Briefly, on an iPhone, you go to settings, and then select do not disturb. You can schedule when you want it to be in effect—like, say, between 11 pm and 7am, or whatever bedtime stretch makes sense for you. That way you’re at least buying yourself a large chunk of uninterrupted time. But maybe, you can try Do Not Disturb at first for a full 24 hours. I’m just saying maybe!! It you’ve really been feeling like you’re all over the place–and who among us hasn’t??—it can be a great mental reset for you. 

When you’re in do not disturb, you still get notifications on your lock screen, they just don’t make any noise that’s going to pull your focus away from whatever you’re doing. If you don’t even want to see them on your lock-screen, turn on the bedtime switch. You’ll still be able to see your notifications when you swipe down from the top of your phone so you can catch up when you choose to. 

Don’t Panic—You Got This!

To let calls in from important people, choose favorite people from the Allow Calls from menu. You’ll have to make sure the people you want to hear from are in your favorite contacts. You can also allow calls from repeated calls, for anyone who calls more than once (as people often do in true emergencies). 

To let in text notifications from certain people, you have to go to their contact info in your contacts list, select edit, then text tone, and then choose “emergency bypass”. It’s not as simple as just putting yourself on Do Not Disturb, I realize, but once you do it these folks will always give you a notification when they text you. We’re still talking only 2-3 minutes, all told.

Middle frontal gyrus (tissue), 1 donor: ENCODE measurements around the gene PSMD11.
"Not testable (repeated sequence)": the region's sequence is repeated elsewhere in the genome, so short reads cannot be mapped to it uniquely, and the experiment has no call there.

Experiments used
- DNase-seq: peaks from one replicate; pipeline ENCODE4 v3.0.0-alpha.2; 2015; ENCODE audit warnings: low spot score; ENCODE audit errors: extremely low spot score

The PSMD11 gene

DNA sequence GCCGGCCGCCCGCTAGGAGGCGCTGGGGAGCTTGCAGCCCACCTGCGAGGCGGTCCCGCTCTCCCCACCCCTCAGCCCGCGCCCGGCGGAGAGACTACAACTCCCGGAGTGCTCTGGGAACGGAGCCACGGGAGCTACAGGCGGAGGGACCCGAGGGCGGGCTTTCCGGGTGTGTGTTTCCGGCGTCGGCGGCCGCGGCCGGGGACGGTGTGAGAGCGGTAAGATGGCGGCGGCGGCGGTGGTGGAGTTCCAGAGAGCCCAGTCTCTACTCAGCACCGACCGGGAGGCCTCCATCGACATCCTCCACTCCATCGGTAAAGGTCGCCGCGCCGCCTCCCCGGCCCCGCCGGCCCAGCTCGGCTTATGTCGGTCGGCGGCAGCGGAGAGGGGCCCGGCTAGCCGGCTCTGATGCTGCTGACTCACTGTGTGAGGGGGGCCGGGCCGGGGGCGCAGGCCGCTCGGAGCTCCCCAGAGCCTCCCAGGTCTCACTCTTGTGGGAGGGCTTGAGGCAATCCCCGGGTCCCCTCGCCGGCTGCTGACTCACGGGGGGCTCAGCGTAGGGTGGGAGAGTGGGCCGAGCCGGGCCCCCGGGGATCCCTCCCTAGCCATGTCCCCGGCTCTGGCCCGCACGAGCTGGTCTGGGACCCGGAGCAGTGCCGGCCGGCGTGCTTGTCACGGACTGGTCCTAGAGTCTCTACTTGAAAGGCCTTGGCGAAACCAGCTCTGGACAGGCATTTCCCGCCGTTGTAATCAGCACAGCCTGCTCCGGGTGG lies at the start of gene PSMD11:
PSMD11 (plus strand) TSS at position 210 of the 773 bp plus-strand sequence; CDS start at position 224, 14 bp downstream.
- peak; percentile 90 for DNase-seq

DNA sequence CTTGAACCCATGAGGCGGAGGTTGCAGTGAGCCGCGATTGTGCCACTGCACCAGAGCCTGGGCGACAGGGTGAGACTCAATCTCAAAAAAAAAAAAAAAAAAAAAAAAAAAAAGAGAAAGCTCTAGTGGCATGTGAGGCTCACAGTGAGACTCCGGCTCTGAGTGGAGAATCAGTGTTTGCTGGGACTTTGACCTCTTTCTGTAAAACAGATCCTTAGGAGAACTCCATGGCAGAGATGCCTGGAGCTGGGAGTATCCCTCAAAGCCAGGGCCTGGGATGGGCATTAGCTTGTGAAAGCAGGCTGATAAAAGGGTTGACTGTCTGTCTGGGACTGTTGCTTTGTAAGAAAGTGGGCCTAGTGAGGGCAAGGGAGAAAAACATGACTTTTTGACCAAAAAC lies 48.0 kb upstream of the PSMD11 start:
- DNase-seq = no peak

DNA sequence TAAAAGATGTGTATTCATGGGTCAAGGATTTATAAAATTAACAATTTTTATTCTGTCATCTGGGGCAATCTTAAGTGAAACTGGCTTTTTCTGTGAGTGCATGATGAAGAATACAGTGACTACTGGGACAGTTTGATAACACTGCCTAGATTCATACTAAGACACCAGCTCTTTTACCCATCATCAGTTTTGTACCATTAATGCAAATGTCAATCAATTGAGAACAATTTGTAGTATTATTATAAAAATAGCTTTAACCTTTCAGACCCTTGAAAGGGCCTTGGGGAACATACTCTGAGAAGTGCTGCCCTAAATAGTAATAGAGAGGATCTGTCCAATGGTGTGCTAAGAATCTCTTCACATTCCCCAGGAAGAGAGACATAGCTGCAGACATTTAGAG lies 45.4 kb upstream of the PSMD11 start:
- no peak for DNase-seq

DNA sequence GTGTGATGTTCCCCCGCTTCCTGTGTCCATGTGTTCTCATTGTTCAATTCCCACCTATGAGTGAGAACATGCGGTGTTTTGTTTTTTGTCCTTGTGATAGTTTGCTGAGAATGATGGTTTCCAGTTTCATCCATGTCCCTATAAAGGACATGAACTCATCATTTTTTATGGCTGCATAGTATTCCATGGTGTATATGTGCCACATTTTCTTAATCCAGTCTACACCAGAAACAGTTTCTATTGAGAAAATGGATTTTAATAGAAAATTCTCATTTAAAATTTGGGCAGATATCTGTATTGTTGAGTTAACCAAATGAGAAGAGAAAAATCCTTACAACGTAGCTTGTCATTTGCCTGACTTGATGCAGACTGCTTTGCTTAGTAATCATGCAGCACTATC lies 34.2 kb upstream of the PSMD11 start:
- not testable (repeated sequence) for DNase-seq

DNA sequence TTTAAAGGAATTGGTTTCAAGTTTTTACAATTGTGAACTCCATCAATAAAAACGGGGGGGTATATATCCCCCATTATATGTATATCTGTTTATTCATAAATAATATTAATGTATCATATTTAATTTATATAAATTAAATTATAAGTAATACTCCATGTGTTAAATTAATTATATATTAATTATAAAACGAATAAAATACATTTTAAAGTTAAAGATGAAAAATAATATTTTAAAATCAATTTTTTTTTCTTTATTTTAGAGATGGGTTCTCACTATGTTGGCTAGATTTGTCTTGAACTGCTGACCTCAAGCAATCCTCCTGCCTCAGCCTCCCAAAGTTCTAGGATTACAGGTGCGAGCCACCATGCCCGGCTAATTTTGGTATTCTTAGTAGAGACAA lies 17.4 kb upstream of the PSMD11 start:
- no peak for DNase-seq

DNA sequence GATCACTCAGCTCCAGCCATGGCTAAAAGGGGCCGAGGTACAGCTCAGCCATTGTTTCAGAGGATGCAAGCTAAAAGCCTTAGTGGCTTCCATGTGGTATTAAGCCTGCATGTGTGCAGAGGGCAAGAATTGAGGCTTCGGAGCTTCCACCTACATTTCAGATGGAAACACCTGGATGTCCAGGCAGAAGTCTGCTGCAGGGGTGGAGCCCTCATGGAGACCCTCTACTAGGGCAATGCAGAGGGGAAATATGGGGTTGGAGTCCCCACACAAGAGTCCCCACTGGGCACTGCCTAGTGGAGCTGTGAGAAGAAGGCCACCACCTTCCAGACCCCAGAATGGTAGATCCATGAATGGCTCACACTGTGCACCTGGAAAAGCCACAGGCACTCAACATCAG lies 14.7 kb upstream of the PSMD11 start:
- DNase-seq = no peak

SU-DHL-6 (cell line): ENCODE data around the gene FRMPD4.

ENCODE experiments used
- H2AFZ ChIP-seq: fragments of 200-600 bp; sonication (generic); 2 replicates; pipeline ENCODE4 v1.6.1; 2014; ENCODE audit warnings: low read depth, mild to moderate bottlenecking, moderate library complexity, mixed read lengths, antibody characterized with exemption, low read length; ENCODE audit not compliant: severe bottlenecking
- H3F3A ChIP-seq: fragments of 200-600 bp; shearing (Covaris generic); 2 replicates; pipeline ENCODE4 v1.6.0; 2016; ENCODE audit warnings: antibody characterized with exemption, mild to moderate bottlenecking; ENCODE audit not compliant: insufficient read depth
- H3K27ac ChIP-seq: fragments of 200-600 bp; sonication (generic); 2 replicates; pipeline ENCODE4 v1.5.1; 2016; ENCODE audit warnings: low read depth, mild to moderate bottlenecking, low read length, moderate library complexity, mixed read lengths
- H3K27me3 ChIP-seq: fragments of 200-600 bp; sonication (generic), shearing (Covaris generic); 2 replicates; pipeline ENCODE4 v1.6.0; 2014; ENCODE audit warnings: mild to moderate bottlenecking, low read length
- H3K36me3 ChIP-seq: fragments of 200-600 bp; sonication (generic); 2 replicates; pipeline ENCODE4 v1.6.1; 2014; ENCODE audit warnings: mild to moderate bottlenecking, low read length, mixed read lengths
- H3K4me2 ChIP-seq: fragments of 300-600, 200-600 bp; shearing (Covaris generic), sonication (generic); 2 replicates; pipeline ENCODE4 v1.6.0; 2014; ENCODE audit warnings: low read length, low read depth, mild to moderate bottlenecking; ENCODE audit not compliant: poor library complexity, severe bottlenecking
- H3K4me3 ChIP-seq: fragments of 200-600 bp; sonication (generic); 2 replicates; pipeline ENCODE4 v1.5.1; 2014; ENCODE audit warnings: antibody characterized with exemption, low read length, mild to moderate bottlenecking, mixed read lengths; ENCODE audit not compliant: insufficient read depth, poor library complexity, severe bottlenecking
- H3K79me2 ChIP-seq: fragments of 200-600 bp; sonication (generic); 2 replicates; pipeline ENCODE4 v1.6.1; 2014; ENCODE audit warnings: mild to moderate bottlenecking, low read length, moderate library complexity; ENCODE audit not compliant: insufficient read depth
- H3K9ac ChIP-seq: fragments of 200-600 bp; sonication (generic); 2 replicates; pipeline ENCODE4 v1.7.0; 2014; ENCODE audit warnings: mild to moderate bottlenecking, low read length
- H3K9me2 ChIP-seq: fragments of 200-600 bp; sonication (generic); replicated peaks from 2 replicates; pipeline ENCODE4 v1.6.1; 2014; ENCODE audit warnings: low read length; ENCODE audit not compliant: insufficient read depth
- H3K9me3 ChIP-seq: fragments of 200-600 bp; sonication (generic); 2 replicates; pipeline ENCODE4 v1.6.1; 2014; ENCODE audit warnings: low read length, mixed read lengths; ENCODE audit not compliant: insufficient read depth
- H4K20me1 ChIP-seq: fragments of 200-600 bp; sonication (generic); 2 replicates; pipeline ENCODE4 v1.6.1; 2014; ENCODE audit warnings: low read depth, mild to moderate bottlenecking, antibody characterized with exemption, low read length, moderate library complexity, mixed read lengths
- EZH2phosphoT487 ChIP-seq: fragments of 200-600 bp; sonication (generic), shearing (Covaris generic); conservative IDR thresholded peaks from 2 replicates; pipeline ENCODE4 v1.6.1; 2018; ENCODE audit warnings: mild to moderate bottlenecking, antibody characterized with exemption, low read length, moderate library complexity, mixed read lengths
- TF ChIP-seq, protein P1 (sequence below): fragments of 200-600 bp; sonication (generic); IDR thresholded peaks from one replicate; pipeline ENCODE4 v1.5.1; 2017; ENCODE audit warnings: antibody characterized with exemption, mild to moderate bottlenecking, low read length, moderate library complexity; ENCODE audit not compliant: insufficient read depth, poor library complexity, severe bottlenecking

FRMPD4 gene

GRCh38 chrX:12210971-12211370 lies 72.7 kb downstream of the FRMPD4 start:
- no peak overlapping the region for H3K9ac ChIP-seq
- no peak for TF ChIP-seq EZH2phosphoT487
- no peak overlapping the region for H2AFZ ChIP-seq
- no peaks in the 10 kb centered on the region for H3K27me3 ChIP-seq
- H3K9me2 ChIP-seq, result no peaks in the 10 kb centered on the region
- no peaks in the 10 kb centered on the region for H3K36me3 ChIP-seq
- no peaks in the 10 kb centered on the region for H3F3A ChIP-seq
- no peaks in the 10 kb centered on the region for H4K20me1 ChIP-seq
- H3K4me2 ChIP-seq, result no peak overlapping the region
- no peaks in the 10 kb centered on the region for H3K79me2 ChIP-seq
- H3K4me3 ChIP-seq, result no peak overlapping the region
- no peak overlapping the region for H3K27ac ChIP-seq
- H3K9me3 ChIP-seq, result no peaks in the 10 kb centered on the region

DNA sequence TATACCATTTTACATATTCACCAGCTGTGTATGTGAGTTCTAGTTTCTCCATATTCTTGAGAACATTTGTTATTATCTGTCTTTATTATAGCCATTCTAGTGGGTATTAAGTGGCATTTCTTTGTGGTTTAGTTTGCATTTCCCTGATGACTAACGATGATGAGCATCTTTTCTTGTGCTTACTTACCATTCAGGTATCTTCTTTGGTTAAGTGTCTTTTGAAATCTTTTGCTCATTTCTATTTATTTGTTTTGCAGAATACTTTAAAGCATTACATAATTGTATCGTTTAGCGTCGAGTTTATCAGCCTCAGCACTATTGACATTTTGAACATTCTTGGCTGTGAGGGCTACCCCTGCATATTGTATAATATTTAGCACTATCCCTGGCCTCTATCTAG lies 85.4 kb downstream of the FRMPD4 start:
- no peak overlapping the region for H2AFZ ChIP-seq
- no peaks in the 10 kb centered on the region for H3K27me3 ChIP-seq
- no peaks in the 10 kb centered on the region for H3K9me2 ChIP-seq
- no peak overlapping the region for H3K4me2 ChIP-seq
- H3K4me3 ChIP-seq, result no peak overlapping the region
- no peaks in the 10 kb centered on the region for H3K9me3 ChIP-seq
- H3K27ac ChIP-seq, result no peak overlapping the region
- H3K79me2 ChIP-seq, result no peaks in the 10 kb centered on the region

On an Android phone, you again start in settings, but then go to the sound menu and select do not disturb. There you can select exactly what you want your phone to do in terms of lighting up or buzzing in the sound, vibration, and visuals menu. You can also choose whose calls and texts you want to come through in the Exceptions menu (although they too will need to be favorited). And you can schedule your do not disturb time here too. 

Daily Tiny Assignment

So that’s your tiny assignment: to set up your do not disturb function on your phone. You can make it a one-time experiment–maybe just for the two hours this afternoon when you really need to kick out some jams, or you could schedule it to occur every night between 10 and 7 (or whatever interval feels right to you). This is how you start to exert some control over something that might otherwise feel like something you just have to adapt to, and you’ll feel so much better after disconnecting from your phone for a few hours.

Remember those study participants who did it for a whole day, nearly half of them had stuck with some of the changes they made to reduce their notifications two years later. And they could concentrate better and had less stress. You can do this. I can do this! Go get it set up on your phone and then come to my Twitter or IG and let me know you did it so I can high five you. Not that you’ll see my response right away, ha, but that’s OK. It’ll be there waiting for you when you do decide to check in. 

Be sure to come back tomorrow, when I’m talking to the fabulous Paula Rizzo, author of Listful Living: A List Making Journey to a Less-Stressed You, about how we can stay focused on what matters despite the many things we have to distract us.